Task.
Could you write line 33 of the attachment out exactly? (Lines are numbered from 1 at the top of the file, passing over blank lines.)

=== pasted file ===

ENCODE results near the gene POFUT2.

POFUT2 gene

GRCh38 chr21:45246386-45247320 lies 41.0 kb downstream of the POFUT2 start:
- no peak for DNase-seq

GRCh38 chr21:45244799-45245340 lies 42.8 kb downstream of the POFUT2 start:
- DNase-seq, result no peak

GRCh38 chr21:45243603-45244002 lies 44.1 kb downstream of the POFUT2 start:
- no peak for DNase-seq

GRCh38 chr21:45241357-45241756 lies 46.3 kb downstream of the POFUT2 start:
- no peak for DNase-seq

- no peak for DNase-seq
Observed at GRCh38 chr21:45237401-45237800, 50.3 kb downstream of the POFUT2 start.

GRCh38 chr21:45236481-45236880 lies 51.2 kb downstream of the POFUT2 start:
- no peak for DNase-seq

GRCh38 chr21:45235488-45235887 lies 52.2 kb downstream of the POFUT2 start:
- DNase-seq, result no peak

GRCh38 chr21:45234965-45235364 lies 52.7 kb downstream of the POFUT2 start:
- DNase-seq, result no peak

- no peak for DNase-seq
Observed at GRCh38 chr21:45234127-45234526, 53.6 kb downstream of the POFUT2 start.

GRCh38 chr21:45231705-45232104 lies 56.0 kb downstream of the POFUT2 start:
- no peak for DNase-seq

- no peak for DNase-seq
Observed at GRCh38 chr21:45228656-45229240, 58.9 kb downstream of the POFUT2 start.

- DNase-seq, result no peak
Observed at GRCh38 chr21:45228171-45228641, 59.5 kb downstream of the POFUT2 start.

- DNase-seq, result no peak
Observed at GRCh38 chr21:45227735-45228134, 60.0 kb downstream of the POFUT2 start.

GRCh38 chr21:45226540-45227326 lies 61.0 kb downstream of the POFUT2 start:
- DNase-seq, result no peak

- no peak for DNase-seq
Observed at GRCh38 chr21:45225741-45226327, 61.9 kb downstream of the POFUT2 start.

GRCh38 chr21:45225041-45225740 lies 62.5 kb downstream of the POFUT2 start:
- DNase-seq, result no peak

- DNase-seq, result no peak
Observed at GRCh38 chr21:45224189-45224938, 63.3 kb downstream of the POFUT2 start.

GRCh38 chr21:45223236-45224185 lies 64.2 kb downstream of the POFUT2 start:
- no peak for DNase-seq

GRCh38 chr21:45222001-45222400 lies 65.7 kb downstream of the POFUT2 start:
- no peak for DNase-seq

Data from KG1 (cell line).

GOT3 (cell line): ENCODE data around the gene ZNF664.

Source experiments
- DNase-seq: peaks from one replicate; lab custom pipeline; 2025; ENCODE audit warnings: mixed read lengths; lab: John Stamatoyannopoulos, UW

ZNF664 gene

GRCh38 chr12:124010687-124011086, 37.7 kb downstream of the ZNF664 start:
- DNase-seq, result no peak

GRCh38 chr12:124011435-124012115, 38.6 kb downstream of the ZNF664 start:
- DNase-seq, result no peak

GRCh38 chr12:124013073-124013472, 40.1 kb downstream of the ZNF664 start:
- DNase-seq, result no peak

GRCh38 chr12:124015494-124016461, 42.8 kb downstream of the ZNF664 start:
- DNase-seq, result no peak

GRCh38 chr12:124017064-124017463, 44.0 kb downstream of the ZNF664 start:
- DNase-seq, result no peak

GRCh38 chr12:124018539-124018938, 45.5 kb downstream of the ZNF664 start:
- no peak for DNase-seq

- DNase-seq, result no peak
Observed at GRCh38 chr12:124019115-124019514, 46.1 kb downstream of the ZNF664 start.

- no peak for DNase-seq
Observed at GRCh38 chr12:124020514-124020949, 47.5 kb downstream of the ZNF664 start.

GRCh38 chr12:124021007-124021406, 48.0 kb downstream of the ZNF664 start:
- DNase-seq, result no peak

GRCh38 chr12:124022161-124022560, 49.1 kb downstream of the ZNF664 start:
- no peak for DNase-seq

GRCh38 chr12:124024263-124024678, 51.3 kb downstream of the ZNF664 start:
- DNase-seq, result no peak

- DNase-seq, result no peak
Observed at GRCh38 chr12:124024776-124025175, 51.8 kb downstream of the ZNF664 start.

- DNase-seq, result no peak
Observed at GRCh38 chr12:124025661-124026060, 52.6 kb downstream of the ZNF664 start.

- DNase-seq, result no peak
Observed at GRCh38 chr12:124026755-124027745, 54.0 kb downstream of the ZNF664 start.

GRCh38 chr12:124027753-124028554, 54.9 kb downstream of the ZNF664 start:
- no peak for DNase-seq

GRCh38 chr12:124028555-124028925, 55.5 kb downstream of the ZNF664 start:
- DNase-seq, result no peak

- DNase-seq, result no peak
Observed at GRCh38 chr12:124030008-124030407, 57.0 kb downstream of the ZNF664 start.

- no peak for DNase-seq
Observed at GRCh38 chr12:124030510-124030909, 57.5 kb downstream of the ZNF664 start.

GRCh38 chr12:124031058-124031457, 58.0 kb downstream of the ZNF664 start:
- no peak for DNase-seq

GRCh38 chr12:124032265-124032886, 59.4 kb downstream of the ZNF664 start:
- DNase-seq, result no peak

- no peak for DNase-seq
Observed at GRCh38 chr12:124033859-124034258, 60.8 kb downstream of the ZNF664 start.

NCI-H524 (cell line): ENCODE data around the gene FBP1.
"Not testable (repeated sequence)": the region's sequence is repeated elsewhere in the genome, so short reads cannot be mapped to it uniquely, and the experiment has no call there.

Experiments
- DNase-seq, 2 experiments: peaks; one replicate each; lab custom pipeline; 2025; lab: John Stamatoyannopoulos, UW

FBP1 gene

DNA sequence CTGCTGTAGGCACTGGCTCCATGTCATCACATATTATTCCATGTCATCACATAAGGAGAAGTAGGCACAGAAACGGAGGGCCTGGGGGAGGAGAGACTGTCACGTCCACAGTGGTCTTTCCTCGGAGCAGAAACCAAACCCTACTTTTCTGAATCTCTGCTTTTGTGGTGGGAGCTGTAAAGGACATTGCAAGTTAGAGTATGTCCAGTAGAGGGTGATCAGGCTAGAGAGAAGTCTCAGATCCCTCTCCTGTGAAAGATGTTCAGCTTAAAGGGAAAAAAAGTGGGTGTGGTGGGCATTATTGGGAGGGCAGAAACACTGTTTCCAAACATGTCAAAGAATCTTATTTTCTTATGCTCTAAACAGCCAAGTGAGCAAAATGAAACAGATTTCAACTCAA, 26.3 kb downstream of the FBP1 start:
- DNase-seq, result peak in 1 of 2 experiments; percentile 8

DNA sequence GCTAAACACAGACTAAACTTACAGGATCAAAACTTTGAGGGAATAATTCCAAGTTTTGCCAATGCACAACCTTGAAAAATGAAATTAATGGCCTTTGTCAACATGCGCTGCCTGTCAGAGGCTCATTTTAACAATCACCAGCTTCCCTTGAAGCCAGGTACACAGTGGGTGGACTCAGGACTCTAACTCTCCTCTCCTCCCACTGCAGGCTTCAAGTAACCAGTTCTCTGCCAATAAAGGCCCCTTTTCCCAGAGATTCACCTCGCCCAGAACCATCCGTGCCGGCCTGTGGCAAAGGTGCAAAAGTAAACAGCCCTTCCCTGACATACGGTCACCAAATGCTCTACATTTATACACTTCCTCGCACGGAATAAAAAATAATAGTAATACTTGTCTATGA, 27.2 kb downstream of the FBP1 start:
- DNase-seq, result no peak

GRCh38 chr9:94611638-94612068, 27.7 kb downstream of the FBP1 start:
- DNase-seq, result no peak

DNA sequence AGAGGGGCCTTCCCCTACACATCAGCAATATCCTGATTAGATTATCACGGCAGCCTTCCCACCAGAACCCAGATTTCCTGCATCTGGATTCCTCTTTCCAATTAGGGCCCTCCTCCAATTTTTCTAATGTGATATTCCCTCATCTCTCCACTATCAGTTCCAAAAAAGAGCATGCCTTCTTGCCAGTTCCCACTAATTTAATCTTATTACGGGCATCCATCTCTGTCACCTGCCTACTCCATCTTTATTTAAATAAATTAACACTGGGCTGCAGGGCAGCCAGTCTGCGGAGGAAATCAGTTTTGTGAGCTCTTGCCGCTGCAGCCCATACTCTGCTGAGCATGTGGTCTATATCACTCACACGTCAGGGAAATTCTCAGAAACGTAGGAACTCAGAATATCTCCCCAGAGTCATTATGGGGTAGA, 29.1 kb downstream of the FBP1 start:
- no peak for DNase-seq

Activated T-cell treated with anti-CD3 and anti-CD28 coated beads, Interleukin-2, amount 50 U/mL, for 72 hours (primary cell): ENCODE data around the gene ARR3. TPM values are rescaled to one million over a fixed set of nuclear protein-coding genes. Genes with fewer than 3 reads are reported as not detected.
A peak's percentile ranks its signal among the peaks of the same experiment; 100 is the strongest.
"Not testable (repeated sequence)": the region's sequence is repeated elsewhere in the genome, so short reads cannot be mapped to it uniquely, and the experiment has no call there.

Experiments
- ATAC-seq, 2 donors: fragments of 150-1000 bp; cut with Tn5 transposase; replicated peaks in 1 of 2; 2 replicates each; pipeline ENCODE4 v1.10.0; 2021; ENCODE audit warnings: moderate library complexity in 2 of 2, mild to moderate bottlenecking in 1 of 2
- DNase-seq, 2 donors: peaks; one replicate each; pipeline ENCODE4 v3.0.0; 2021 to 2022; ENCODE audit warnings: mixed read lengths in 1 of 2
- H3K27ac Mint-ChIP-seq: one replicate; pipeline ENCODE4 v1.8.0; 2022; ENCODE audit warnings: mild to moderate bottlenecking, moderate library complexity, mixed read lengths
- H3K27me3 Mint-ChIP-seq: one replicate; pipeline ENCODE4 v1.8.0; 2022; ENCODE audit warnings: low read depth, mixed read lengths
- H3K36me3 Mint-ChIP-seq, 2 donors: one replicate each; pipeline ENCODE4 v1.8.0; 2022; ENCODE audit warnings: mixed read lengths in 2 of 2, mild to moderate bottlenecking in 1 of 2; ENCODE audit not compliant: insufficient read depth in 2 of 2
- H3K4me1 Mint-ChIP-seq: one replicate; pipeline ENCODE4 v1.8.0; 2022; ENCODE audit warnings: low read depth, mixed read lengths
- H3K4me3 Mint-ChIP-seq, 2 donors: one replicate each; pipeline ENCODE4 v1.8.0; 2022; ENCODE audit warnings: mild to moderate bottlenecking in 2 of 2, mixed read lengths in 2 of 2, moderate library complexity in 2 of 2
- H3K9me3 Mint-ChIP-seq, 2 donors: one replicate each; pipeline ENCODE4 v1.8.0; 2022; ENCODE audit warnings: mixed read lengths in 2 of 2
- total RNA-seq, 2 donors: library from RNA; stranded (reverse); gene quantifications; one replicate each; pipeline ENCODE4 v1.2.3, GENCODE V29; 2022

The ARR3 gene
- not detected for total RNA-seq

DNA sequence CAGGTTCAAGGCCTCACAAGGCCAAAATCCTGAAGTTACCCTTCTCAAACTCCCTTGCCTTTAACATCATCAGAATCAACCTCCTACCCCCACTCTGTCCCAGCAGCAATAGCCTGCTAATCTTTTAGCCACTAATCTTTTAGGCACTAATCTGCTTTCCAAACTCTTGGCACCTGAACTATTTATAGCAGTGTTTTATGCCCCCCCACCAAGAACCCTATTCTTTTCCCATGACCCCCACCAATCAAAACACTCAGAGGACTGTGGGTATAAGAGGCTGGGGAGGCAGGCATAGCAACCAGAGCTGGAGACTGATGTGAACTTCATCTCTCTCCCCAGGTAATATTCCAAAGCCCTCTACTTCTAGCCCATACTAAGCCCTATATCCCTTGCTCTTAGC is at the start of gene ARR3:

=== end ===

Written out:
GRCh38 chr21:45225041-45225740 lies 62.5 kb downstream of the POFUT2 start: